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Mon, Aug 03, 2009 - Page 10 News List

Rising jobless rate means more street vendors in S Africa


As South Africa’s unemployment lines keep growing in its first post-Apartheid recession, Johannesburg’s downtown sidewalks are increasingly crowded with street vendors hawking their wares.

Unlike many African cities, where curbside hawkers form part of life’s daily rhythm, South Africa tends to frown on street vendors in favor of its ever-expanding mall culture and efforts to create more formal employment.

“Informal trading is seen as a sign of underdevelopment and primitive — a sign of weakness,” said Thabo Koole, spokesman for the Ecumenical Service for Socio-Economic Transformation, a church group that works with the poor.

“Most of the informal traders are illiterate and poor and therefore treated as nuisance and eyesore that has to be wiped off the streets of the city,” he said.

But with unemployment swelling to 23.6 percent in statistics out last week, South African President Jacob Zuma and his ruling African National Congress (ANC) are already backpedaling on promises to create 500,000 jobs this year.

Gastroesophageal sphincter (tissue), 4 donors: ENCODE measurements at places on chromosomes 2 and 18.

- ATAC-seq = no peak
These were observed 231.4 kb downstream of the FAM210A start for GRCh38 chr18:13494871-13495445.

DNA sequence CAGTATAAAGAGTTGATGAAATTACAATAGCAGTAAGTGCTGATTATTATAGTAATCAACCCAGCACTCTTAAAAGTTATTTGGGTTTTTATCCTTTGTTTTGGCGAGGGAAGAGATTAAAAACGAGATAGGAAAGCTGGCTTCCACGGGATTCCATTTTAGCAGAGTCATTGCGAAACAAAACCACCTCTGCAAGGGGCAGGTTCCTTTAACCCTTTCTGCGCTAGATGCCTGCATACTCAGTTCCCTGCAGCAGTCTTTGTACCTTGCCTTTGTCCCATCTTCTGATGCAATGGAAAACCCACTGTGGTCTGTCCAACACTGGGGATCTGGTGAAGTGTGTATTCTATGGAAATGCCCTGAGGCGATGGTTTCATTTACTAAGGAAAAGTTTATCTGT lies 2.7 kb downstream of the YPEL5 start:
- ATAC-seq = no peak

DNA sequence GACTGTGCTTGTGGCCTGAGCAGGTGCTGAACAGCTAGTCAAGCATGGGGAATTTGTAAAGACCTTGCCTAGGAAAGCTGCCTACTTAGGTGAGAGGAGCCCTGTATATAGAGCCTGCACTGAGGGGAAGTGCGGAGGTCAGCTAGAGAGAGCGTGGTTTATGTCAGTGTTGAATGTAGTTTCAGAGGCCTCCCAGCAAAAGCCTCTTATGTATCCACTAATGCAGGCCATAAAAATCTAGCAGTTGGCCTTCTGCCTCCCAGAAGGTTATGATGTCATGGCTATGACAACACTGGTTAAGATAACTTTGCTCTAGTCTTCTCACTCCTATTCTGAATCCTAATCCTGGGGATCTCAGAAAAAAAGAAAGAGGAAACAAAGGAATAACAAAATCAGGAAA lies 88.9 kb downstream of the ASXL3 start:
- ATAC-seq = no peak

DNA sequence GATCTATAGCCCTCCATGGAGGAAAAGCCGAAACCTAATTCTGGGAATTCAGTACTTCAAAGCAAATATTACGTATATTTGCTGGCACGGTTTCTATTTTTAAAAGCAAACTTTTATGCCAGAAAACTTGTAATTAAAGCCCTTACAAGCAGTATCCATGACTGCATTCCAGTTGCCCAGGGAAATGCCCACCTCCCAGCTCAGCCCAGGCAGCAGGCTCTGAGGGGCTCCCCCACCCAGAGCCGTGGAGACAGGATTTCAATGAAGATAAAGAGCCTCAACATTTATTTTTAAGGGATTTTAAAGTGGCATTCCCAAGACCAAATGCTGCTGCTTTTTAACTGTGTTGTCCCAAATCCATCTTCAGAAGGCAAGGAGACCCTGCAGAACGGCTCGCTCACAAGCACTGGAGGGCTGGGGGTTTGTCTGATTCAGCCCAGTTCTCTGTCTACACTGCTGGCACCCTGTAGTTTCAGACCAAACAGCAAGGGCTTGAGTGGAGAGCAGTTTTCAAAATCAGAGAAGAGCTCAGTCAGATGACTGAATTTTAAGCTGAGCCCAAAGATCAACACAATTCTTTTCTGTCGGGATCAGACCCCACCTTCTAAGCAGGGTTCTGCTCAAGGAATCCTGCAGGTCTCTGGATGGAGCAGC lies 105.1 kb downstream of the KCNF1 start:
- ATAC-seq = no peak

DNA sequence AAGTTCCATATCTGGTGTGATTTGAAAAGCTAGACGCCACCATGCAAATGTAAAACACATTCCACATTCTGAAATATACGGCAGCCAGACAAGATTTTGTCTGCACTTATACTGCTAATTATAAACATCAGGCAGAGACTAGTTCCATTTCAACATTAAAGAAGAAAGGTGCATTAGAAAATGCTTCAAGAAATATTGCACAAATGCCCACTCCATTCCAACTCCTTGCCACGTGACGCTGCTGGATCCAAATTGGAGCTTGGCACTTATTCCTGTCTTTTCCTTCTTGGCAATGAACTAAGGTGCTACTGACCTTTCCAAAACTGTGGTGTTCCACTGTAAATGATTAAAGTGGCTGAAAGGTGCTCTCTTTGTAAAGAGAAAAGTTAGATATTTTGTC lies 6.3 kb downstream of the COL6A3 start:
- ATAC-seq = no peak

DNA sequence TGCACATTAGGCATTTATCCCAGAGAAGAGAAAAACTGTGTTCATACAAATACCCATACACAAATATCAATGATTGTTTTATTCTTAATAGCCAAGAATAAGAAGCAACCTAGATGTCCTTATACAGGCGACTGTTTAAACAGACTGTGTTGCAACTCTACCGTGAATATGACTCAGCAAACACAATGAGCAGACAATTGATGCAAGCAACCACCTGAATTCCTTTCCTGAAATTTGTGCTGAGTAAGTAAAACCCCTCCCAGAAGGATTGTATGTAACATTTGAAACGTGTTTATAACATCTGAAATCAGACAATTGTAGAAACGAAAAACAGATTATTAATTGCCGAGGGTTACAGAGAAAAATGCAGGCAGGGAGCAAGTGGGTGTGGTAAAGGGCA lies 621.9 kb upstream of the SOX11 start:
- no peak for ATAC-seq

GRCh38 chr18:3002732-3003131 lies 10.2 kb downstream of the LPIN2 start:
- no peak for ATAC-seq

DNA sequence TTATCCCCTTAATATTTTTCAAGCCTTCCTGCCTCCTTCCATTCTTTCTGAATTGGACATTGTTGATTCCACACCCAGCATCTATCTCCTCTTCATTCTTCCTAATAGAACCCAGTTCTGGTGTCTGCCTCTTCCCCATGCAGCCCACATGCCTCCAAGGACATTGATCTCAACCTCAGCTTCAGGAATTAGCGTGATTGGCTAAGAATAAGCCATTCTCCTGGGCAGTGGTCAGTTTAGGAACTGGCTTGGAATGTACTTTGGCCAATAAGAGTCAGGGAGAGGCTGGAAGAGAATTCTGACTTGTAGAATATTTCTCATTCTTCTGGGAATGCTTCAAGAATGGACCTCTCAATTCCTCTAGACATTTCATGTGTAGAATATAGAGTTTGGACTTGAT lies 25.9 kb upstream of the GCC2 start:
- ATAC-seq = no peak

“We will die of hunger if we are going to wait for the ANC to create jobs,” Sthabile Mahlangu said as she pleaded with passersby to buy from her stall in downtown Johannesburg.

She lost her job as a domestic worker in 2007 and turned to street trading to make ends meet. She briefly gave up after being slapped with an 800 rand (US$100) fine.

“I couldn’t afford to pay it so I stopped. I stayed at home for about two months then decided to do this again,” she said.

The mother of four from Diepsloot township sells everything from hats, gloves to sweets and cigarettes, but has to compete with six other traders within a block.

“Look around you, there is more of us ... the number has more than tripled within the past three years alone,” she said.

An International Labour Organisation report estimated in 2000 that the country had 500,000 street vendors. A South African government survey estimated the number had nearly doubled to 987,000 in 2007.

University of South Africa researcher Andre Ligthelm said more and more people see street trading as their only hope to escape poverty.

Ligthelm said street trading contributed between 7 percent and 8 percent to the country’s economy.

But many big cities are pushing out vendors to make way for roads, trains, bus stations and other projects, leading to sometimes violent clashes.

Last month, Durban authorities tried to forcibly evict traders around a proposed new development to demolish a 99-year-old market and 10 surrounding informal markets, where more than 7,000 traders make a living.

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